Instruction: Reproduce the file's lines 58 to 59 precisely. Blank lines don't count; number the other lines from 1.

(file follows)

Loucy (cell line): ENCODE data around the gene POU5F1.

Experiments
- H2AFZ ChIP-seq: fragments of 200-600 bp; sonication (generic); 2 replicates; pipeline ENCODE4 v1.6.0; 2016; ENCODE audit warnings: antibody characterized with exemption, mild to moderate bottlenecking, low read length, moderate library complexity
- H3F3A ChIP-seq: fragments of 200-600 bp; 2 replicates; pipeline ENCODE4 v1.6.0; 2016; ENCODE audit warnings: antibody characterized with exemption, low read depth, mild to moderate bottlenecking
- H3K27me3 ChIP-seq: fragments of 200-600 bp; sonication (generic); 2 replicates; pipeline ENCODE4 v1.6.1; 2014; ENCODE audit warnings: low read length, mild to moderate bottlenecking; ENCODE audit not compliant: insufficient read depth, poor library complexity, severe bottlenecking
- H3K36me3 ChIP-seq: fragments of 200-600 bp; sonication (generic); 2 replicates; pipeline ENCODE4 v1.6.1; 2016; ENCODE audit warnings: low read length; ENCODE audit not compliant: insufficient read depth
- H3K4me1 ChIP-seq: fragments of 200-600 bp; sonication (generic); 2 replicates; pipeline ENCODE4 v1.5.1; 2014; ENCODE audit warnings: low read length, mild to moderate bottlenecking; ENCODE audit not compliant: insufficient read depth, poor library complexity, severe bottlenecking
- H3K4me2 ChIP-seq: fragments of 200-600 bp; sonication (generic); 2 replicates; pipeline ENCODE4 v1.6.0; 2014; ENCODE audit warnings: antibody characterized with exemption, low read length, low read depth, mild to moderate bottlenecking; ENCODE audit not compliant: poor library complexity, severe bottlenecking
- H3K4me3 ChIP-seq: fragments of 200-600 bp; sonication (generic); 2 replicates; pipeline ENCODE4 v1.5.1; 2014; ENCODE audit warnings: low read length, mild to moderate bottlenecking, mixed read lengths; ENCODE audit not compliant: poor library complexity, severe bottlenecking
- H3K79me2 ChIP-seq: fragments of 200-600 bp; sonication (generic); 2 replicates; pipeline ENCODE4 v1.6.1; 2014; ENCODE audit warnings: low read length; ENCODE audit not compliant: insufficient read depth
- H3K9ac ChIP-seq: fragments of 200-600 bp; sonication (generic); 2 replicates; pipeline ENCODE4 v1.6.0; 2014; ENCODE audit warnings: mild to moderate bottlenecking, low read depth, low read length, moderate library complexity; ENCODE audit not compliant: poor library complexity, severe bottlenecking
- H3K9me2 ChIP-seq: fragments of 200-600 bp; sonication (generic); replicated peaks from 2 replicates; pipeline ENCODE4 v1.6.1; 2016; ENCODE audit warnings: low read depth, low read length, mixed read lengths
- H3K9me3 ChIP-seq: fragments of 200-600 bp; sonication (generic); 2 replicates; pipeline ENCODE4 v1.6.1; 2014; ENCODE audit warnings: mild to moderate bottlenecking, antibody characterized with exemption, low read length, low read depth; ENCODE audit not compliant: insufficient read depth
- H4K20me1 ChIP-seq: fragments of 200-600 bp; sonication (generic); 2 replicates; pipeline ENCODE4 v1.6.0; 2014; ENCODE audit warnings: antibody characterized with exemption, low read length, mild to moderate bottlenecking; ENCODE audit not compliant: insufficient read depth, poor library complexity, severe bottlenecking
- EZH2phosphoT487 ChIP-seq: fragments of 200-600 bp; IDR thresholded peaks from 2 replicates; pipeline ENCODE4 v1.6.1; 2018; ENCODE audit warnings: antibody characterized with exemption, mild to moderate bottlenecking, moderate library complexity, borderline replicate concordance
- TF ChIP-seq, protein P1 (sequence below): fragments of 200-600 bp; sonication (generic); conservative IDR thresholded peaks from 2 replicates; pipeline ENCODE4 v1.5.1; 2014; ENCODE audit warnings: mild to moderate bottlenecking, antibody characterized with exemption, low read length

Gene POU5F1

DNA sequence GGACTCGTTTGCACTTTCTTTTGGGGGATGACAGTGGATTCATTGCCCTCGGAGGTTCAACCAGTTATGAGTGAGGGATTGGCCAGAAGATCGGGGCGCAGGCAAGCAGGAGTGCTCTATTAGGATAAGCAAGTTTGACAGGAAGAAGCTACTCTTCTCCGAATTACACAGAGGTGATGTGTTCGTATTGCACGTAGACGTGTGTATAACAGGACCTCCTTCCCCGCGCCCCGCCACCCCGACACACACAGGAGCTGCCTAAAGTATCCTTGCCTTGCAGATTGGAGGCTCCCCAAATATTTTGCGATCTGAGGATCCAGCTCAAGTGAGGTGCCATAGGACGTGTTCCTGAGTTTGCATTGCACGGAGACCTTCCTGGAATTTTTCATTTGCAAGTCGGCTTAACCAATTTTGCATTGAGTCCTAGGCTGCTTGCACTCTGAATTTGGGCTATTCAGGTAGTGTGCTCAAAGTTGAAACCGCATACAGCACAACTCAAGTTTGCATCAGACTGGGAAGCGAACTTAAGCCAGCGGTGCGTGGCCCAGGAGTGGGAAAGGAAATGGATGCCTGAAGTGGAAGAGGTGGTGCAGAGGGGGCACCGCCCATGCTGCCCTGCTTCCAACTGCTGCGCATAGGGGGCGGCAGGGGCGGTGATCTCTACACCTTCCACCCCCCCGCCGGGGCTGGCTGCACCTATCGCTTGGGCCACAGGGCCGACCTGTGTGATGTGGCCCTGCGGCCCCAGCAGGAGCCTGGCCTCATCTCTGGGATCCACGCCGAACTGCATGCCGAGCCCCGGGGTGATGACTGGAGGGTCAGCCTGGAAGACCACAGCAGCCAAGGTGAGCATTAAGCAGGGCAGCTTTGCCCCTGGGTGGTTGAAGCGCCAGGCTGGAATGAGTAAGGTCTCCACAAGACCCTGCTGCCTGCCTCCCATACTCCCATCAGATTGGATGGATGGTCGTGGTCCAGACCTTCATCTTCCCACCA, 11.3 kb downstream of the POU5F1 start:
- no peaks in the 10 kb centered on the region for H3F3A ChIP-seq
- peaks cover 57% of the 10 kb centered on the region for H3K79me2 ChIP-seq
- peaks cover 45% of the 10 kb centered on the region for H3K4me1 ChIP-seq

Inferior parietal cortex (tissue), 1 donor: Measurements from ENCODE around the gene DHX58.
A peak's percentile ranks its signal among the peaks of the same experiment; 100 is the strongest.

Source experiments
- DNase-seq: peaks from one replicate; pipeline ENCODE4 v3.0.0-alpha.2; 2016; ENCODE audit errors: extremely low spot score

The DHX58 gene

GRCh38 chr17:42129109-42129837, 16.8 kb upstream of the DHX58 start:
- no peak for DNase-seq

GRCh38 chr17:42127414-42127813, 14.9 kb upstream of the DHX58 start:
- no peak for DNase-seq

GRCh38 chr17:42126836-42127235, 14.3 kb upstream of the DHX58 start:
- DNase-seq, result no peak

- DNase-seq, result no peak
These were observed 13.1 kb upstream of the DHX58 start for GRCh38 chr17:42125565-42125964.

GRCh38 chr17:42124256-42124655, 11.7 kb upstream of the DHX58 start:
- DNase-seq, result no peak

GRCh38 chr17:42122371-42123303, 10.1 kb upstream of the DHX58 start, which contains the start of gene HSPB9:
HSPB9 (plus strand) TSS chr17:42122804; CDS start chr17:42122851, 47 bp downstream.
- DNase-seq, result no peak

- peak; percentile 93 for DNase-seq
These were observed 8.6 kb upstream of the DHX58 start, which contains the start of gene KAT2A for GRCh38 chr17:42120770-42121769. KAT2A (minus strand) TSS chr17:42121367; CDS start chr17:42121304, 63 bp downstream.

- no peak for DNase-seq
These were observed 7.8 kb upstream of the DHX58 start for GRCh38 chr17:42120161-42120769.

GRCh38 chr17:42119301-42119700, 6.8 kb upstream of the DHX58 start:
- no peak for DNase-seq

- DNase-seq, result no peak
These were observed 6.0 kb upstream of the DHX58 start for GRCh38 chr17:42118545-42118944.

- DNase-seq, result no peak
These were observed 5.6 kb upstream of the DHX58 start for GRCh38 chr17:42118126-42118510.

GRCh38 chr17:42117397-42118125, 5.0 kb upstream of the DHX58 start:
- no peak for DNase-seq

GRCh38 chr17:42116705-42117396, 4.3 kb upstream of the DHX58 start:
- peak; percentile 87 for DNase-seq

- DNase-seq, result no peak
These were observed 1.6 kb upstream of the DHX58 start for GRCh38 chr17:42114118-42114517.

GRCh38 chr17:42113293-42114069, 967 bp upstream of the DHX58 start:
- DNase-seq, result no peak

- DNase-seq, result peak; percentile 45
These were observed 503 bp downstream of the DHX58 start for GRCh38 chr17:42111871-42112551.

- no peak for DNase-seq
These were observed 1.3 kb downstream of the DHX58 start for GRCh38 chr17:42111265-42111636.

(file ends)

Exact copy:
- DNase-seq, result peak; percentile 45
These were observed 503 bp downstream of the DHX58 start for GRCh38 chr17:42111871-42112551.